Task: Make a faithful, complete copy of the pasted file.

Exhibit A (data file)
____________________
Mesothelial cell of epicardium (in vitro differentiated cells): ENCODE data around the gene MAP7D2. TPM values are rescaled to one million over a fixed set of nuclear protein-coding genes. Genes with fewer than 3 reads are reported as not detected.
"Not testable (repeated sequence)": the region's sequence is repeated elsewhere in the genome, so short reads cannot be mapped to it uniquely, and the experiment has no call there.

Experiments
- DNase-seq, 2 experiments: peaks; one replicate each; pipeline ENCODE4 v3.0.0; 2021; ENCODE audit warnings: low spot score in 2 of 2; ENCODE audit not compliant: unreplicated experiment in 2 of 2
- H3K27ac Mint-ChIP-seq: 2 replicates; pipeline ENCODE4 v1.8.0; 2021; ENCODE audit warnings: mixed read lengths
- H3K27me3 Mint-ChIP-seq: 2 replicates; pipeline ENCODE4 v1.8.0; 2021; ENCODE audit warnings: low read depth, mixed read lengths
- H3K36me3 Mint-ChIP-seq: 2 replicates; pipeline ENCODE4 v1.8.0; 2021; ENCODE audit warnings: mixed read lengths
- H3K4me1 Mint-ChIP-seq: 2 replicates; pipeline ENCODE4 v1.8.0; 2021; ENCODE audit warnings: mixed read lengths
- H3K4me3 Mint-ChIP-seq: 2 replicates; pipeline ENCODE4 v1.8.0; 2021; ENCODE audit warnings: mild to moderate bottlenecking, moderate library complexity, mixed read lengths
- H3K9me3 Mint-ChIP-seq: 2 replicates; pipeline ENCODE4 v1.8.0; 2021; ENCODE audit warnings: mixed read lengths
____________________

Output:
Mesothelial cell of epicardium (in vitro differentiated cells): ENCODE data around the gene MAP7D2. TPM values are rescaled to one million over a fixed set of nuclear protein-coding genes. Genes with fewer than 3 reads are reported as not detected.
"Not testable (repeated sequence)": the region's sequence is repeated elsewhere in the genome, so short reads cannot be mapped to it uniquely, and the experiment has no call there.

Experiments
- DNase-seq, 2 experiments: peaks; one replicate each; pipeline ENCODE4 v3.0.0; 2021; ENCODE audit warnings: low spot score in 2 of 2; ENCODE audit not compliant: unreplicated experiment in 2 of 2
- H3K27ac Mint-ChIP-seq: 2 replicates; pipeline ENCODE4 v1.8.0; 2021; ENCODE audit warnings: mixed read lengths
- H3K27me3 Mint-ChIP-seq: 2 replicates; pipeline ENCODE4 v1.8.0; 2021; ENCODE audit warnings: low read depth, mixed read lengths
- H3K36me3 Mint-ChIP-seq: 2 replicates; pipeline ENCODE4 v1.8.0; 2021; ENCODE audit warnings: mixed read lengths
- H3K4me1 Mint-ChIP-seq: 2 replicates; pipeline ENCODE4 v1.8.0; 2021; ENCODE audit warnings: mixed read lengths
- H3K4me3 Mint-ChIP-seq: 2 replicates; pipeline ENCODE4 v1.8.0; 2021; ENCODE audit warnings: mild to moderate bottlenecking, moderate library complexity, mixed read lengths
- H3K9me3 Mint-ChIP-seq: 2 replicates; pipeline ENCODE4 v1.8.0; 2021; ENCODE audit warnings: mixed read lengths